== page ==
Friday, September 18, 2009

How To Reduce Your Cable/Wireless Bills

The following true story is from a friend on the west coast who employed one of my tricks that helped him score a two-fer: lower cost and improved service from his provider--just with one short phone call. His story is as follows:

"I never really look at my bills very much, but today I noticed I was paying a bit for internet. So I called up my [major national cable/phone/internet provider] and threatened to quit by telling them I had a better deal with one of their competitors. My current provider offered to lower my bill by 1/3rd ($13) each month for six months, but I told them that it was not worth it. They countered, "How about for 1 year?" and I said, "Well a friend can get me a better deal than that." I mentioned the competitor's name, and almost on cue, "We will double your speed," was the counter offer. Not wanting to sign a new contract, I asked them,"With no new contract?" My service responded, "Nope just a price guarantee from us."

"So I took it. I just rebooted my computer and cable modem and the internet flies now on my machine. All because of a simple phone call."

To recap: my friend is now paying $13/less a month and his internet speed has been doubled.  Over one year alone, that equates to $156 + whatever the cost saved if he had paid for double his current internet speed.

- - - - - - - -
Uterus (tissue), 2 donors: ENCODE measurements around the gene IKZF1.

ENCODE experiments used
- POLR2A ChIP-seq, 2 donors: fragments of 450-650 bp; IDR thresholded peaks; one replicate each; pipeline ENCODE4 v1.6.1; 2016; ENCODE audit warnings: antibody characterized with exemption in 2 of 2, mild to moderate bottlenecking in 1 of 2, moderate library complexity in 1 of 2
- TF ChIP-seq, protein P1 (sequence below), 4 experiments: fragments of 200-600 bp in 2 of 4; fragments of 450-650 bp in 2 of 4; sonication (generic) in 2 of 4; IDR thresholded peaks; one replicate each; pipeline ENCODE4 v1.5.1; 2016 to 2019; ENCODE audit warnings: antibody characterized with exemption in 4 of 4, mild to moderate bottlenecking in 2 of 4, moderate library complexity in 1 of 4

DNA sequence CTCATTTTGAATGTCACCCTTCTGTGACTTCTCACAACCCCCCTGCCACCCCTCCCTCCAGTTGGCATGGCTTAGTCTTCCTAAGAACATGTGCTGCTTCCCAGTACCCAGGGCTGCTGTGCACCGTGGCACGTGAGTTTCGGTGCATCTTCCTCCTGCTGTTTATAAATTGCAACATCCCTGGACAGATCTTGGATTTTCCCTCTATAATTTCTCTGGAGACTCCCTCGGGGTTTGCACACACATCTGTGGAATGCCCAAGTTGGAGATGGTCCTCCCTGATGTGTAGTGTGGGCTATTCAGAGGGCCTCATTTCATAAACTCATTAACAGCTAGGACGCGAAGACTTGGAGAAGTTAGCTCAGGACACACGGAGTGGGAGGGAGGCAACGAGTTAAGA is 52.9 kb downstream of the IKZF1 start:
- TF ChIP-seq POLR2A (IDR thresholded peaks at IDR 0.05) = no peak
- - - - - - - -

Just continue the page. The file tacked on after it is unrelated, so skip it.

Anybody can do the same, although your results may vary (better or worse financially) depending on who it is.  This strategy can work with cell phone providers, credit card companies, cable companies, and more.  It takes a bit of homework, a few minutes of time, patience, and a nice quiet place to make that call.  It's important to have documentiation handy for 1) the competiting offer and 2) your current provider's (email, etc.) indicating that they will lower your price/improve your service at no additional charge. It may take a billing cycle to straighten it out and you want to be armed with proof in case there is a problem in the future. Think about it, customer service reps. have many people calling them during an eight hour work day.  If your account is not immediately updated with the new informaiton, they may forget to do it simply because of the volume of other's concerns they must address. Then, the burden is on you to correct the matter later when your bill hasn't changed. Try to get a name, employee ID, reference number, etc. to cover your tracks.

Smile and dial!